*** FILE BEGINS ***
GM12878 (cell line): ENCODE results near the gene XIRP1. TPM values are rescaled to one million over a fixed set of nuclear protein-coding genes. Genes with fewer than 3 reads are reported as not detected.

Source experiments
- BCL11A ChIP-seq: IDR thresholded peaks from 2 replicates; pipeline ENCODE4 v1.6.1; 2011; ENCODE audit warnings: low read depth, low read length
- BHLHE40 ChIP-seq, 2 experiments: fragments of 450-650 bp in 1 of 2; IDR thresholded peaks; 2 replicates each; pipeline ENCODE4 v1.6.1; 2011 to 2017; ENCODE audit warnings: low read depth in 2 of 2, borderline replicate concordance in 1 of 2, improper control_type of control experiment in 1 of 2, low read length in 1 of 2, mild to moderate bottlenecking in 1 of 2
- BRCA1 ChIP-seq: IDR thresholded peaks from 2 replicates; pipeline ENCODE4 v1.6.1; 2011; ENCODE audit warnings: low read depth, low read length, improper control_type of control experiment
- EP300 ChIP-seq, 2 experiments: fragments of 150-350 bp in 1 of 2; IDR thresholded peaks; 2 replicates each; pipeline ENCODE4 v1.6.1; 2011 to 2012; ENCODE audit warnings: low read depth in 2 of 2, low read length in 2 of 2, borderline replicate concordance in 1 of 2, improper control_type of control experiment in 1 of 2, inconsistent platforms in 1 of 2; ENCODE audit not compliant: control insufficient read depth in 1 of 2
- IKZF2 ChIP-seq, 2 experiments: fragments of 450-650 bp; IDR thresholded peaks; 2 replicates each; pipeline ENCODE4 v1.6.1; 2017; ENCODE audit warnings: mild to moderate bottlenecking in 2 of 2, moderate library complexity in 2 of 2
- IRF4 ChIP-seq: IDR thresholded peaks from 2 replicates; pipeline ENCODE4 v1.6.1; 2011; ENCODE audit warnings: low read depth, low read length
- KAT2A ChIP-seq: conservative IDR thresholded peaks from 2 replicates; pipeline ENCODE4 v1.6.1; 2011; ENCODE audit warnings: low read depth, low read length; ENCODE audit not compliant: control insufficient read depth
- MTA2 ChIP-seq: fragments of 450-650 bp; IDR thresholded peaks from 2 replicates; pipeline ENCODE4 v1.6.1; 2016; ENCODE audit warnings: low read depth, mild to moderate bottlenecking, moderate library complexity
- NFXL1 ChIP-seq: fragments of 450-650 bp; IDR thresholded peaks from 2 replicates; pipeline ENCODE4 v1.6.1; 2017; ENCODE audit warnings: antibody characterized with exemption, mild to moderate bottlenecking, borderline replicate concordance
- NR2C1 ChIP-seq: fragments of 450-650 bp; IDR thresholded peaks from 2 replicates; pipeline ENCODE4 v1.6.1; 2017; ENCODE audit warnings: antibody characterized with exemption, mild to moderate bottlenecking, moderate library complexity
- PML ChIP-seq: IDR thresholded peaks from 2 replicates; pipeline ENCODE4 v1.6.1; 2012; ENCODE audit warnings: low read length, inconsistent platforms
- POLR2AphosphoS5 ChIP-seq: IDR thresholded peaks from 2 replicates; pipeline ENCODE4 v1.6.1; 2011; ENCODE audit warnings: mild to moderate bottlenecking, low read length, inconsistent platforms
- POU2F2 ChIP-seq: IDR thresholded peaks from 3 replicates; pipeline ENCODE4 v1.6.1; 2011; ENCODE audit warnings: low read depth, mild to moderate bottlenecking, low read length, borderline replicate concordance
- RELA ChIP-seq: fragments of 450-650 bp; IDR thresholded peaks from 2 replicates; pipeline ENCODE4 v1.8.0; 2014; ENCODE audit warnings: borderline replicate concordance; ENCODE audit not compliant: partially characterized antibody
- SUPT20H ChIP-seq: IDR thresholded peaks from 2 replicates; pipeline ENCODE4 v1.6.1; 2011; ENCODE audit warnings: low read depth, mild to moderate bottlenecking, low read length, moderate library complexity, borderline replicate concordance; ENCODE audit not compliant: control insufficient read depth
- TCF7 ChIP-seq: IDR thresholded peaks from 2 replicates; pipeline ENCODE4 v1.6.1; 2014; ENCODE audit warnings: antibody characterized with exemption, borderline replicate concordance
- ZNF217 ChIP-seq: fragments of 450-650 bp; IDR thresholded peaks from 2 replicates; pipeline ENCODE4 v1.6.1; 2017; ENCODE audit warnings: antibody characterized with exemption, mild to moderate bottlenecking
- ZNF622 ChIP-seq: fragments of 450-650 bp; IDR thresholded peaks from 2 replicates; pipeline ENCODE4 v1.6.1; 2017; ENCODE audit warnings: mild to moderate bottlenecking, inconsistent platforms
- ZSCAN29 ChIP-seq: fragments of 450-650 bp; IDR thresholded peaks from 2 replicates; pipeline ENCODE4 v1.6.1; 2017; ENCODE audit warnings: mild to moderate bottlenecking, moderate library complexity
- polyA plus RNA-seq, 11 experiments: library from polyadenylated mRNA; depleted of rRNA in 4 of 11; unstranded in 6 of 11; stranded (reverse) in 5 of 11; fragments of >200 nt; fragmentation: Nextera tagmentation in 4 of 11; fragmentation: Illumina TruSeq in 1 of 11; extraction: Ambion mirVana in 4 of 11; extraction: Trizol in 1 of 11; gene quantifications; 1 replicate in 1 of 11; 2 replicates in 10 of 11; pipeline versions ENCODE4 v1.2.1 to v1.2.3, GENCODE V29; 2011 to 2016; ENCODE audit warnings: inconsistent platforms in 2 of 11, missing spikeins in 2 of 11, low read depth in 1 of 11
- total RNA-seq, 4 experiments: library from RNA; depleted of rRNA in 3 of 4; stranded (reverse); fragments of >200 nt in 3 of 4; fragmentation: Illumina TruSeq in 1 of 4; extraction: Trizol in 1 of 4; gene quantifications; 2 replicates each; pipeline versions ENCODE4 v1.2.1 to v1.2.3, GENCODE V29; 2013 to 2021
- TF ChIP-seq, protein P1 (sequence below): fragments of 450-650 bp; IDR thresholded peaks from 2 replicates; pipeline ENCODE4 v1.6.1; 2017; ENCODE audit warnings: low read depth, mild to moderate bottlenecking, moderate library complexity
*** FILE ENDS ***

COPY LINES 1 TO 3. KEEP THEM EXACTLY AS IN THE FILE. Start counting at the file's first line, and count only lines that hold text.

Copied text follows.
GM12878 (cell line): ENCODE results near the gene XIRP1. TPM values are rescaled to one million over a fixed set of nuclear protein-coding genes. Genes with fewer than 3 reads are reported as not detected.

Source experiments
- BCL11A ChIP-seq: IDR thresholded peaks from 2 replicates; pipeline ENCODE4 v1.6.1; 2011; ENCODE audit warnings: low read depth, low read length